Donald E. Hershey, Plaintiff-appellant, v. City of Clearwater, a Municipal Corporation, Tami Jo Swain,defendants-appellees, 834 F.2d 937 (11th Cir. 1987)Annotate this Case
Ralph Goldberg, Ralph Goldberg, P.A., Atlanta, Ga., for plaintiff-appellant.
Robert G. Walker, Jr., Asst. City Atty., Clearwater, Fla., for defendants-appellees.
Appeal from the United States District Court for the Middle District of Florida.
Before HILL and EDMONDSON, Circuit Judges, and ARONOVITZ* , District Judge.
EDMONDSON, Circuit Judge:
This case presents as its central issue the constitutionality of a city ordinance forbidding lodging and sleeping in motor vehicles in public areas. Appellant was arrested, although never tried, for violating the ordinance and subsequently brought a 42 U.S.C. § 1983 action against the City of Clearwater and against the arresting officer. He now challenges the district court's grant of summary judgment in their favor. Although we rely on different reasons than did the district court, we affirm the district court's grant of summary judgment.
During the afternoon of July 9, 1982, appellant Hershey was driving in Clearwater, Florida, when he became slightly indisposed, suffering from medical problems compounded by a recent lunch. He pulled off a thoroughfare into the shade offered by the trees of a public park. Because Hershey, a Pennsylvania resident, was visiting a friend in Florida, his car contained many household goods, including a mattress in the back of his hatchback car. Having parked his car in the public park, Hershey lay down in the back of his car on the mattress.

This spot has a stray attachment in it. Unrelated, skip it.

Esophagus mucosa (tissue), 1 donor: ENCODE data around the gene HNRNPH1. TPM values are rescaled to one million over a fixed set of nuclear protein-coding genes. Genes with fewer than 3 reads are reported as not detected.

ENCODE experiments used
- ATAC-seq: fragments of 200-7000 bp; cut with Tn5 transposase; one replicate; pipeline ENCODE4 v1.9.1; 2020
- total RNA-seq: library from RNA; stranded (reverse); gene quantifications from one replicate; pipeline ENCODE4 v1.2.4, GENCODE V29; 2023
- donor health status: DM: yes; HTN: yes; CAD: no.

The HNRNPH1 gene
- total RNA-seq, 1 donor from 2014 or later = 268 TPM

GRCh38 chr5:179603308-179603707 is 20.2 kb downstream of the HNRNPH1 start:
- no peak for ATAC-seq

Driving by, Officer Swain of the Clearwater police force perceived the seemingly unoccupied vehicle with open hatchback and stopped to investigate further. She found appellant lying on a mattress, surrounded by household goods and other personal property, and cited him for violation of the city ordinance prohibiting lodging or sleeping in a vehicle in a public place. When appellant did not sign the citation as she requested, Officer Swain placed him under arrest.1
The Clearwater city ordinance under which appellant Hershey was arrested reads:
It shall be unlawful for any person to lodge or sleep in, on or about any automobile, truck, trailer, camper, or similar vehicle in any public street, public park area, public way, right of way, parking lot or other public property within the limits of Clearwater, Florida.2